Sadly, achievement tests often put a simple question into a story format. For example, to check whether the student can read an analog clock, the test might ask, “Sophia’s violin lesson starts at the time shown on the clock. What time is that?” This is unfair to the child who is struggling to learn to read or to master English as a second language. Asking for the time on a simple clock will do.

**More Tips**

Generally, math problems need to be read several times. I told a group of home schooled middle-schoolers that even mathematicians read problems more than once. They were astonished.

Often a simple sketch can make a problem seem clearer. Some textbooks do this unnecessarily for the students. The student learns more by making their own sketch.

When a child gets really stuck, tell them to leave the problem and go do something else. Their brain will continue working in the background. When they return, they will probably have new insights.

Who has ever completed a puzzle by always finding the wanted piece on the first try? What baby has learned to walk without frustrations and falls?

Studying math, or anything else for that matter, will be frustrating at times.

Sarah Dooley says

Thanks so much! My daughter is on book A but I really appreciate these insights not to mention the curriculum itself! I recently learned of a new math program designed for older kids to help them to

conceptualize math. My daughter, through RightStart, is learning it from the very beginning. We both love it!

I have really been enjoying these posts. Thank you. Reading the reasons and logic behind the method has helped me keep perspective on my overall goals in teaching mathematics. I’ve fought against the time-aspect of teaching mathematics logically and thouroughly for years, and have wandered around in other curricula, only to come back to RightStart. I’m now convinced that if I’m going to have my kids learn this discipline, I’m only going to have them learn it the “RightStart” way. If it’s worth doing, then it’s worth doing it “right.” I would see confusing and frustrating questions in other curricula, and did not think it was giving my child the tools to truly *understand* number theory/sense, which I is vital for the enjoyment of mathematics. Thanks again.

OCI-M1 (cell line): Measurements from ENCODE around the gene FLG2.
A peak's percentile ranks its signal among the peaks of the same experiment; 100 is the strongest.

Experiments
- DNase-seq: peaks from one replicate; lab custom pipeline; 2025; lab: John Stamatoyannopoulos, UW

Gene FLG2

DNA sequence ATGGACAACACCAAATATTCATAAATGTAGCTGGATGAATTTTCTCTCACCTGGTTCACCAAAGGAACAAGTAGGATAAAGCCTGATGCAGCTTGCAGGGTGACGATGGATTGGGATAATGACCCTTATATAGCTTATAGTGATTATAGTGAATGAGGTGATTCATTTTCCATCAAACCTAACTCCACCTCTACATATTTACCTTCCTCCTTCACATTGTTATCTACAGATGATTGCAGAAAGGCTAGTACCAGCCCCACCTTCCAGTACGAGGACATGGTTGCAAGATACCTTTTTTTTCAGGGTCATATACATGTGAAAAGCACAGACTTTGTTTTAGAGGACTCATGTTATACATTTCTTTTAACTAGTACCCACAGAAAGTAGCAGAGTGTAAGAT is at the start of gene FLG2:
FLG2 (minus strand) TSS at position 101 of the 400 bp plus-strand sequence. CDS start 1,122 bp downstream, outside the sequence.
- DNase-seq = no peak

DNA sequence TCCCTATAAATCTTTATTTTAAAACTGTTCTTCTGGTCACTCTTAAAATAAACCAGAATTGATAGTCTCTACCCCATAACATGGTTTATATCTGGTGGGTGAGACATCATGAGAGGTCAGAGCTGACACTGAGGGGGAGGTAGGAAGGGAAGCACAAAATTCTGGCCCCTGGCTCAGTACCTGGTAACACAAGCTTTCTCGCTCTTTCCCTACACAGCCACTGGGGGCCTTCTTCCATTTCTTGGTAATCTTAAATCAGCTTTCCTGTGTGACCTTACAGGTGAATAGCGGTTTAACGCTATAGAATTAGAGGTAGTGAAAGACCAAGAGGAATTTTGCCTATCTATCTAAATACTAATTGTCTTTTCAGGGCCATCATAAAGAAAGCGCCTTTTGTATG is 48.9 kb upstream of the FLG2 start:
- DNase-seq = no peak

My daughter was required to take STAR testing as a 2nd grader in our homeschool/charter program yesterday. It was the first time EVER that she had a total breakdown attempting to do math. There were questions, such as those you mention, requiring unnecessary reading to conduct a simple math problem. Her results on the test will not demonstrate at all the depth to which she understands the concepts thanks to RSMath. Thanks again. Love your blog!

I just want to say that this is the very concept that brought me to RSMath in the first place. I could cry happy tears, because this is EXACTLY what I want for my children. And myself! By teaching these problem solving skills to my kids in math, I am actually learning the same things, both in teaching them to problem solve in math, and be okay with mistakes, but also in other areas of life! This literally applies to all things life, and I am grateful that RSMath exists.

Excellent exposition, thanks. I deeply appreciate RightStart Math, and an one of those who will always be a little sad that we didn’t find it sooner so all our children could view numbers this way. Could would, I know. But I’m now an educational assistant in the public schools assisting students with different abilities; the part/whole circles was a grateful reminder I can use to help these fantastic kiddos to better tackle their challenges.

Thanks so much for the brush up.

Thank you so much for your positive comments, Nancy!

I so appreciate your expertise in teaching me how to teach my children. As a child, I dreaded math, did not understand how to solve problems and felt that I was too stupid to learn. I am now 60 years old. I have used Right Start Mathematics since 1995 when my oldest was 5 years old. You taught me how to teach my children. In the process, you TAUGHT ME! I’m now working alongside my youngest daughter doing Geometry. I bought my own workbook so I can learn alongside her and learn as well. Some day I hope to be able to do calculus….💜 Thank you!

Hi, Roberta.

What a great testimony!

I did not dread math in school. Instead, I loved it. However, just like you, while I taught RightStart Math to my four children, I was learning right alongside them. What I was taught to just memorize in school – I was beginning to understand by learning the RightStart way.

Thank you for sharing and keep on learning!

Rachel